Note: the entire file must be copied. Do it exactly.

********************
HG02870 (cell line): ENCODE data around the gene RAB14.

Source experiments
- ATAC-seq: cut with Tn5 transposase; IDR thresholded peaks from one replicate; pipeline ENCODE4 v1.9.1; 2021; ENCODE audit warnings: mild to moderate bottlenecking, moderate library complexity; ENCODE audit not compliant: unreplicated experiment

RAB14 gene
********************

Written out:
HG02870 (cell line): ENCODE data around the gene RAB14.

Source experiments
- ATAC-seq: cut with Tn5 transposase; IDR thresholded peaks from one replicate; pipeline ENCODE4 v1.9.1; 2021; ENCODE audit warnings: mild to moderate bottlenecking, moderate library complexity; ENCODE audit not compliant: unreplicated experiment

RAB14 gene